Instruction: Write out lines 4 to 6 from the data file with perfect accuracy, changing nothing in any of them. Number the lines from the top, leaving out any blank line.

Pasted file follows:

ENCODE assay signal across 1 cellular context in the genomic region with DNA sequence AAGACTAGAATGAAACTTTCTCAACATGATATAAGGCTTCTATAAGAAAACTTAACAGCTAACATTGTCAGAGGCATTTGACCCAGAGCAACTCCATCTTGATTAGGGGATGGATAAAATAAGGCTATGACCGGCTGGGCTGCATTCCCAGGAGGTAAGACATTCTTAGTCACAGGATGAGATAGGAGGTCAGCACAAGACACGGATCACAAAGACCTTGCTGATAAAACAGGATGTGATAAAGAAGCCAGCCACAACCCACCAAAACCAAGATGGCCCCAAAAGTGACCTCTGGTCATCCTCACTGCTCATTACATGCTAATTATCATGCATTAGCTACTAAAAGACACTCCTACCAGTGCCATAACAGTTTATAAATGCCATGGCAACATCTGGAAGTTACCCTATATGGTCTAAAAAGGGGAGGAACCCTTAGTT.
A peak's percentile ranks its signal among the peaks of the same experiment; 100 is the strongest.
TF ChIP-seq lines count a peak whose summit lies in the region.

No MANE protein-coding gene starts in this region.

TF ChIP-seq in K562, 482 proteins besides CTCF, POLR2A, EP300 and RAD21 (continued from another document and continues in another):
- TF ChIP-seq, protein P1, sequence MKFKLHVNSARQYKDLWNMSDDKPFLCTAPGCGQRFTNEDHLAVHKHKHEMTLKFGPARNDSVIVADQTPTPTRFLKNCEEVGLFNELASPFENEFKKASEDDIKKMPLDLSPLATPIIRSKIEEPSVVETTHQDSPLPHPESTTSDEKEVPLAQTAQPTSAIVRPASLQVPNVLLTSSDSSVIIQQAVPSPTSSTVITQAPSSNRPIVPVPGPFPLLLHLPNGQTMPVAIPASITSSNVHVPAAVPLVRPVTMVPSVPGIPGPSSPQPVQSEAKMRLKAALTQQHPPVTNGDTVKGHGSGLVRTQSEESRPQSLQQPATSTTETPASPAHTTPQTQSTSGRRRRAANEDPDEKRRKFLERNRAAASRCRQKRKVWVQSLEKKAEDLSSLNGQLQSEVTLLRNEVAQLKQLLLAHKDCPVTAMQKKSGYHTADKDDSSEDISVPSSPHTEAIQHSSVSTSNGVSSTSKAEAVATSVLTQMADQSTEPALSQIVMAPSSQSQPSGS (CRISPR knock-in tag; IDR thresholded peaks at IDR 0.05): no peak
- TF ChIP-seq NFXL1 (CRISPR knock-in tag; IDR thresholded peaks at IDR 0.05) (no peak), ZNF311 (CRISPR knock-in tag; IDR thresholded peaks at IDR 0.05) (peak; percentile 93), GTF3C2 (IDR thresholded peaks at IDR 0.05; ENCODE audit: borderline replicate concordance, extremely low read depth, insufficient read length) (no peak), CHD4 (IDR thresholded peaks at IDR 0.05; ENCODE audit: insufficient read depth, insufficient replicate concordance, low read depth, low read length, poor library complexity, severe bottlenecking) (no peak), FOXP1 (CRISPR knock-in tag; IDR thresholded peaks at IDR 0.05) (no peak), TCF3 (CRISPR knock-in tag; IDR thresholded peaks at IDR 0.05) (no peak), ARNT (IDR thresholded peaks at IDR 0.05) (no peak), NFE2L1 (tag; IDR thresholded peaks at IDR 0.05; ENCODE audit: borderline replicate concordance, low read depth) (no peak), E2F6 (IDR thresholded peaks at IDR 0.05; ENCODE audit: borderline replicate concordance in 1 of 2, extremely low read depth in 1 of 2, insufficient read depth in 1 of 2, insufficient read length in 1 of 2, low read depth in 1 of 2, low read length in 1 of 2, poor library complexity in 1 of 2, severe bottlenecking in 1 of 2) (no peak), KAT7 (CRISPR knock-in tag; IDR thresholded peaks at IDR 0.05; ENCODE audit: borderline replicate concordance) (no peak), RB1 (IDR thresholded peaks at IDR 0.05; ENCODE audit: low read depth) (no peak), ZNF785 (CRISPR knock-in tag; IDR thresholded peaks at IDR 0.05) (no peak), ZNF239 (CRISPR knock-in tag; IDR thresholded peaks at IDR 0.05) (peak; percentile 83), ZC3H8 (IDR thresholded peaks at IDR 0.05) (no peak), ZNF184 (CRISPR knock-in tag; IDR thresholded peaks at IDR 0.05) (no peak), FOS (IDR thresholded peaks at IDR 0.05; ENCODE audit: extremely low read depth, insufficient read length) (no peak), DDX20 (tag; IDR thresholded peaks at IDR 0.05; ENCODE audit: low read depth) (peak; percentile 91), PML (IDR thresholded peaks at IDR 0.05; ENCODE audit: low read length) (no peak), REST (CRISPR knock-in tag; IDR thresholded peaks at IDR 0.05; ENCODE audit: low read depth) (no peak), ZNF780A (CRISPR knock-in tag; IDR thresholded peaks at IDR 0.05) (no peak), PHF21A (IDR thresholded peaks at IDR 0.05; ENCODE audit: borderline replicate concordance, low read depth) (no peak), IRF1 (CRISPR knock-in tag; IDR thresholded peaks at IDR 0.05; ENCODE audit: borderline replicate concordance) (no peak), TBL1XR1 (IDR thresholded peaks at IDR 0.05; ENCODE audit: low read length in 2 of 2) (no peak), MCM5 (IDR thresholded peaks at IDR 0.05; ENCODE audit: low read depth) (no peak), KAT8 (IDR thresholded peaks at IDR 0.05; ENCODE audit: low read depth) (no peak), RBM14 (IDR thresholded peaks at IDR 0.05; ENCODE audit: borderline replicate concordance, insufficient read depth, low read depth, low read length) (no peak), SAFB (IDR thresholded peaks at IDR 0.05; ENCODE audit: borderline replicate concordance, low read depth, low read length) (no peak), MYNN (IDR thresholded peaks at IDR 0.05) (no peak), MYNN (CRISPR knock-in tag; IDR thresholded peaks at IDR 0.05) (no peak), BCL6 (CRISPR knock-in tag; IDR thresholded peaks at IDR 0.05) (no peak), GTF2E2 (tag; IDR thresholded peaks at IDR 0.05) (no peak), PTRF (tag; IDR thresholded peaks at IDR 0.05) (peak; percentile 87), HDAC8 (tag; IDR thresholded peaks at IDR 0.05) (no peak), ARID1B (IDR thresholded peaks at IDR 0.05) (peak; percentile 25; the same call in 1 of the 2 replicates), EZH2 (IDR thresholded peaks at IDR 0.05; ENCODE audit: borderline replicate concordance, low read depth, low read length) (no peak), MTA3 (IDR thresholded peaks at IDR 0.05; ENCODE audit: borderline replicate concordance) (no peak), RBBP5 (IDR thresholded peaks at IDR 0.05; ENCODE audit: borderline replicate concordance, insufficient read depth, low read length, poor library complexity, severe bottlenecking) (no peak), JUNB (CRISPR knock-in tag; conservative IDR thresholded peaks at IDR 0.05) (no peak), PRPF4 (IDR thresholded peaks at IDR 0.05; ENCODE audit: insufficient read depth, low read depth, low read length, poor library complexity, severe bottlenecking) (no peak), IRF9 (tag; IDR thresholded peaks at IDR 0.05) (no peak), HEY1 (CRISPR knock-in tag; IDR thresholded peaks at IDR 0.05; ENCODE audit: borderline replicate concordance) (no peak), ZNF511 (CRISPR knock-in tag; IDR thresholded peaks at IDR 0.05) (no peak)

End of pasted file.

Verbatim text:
No MANE protein-coding gene starts in this region.

TF ChIP-seq in K562, 482 proteins besides CTCF, POLR2A, EP300 and RAD21 (continued from another document and continues in another):
- TF ChIP-seq, protein P1, sequence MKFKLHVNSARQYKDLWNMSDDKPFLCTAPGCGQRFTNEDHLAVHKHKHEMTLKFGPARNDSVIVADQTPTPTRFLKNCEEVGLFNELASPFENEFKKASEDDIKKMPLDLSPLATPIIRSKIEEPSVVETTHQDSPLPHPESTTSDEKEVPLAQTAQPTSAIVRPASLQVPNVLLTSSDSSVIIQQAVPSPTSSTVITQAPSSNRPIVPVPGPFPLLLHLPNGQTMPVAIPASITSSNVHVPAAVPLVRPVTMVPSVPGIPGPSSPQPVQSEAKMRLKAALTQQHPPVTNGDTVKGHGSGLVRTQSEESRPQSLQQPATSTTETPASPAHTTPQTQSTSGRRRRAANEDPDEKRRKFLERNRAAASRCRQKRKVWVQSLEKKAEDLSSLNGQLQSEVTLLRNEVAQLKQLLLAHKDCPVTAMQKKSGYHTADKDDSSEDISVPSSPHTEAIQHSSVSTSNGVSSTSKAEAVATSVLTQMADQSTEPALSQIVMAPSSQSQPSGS (CRISPR knock-in tag; IDR thresholded peaks at IDR 0.05): no peak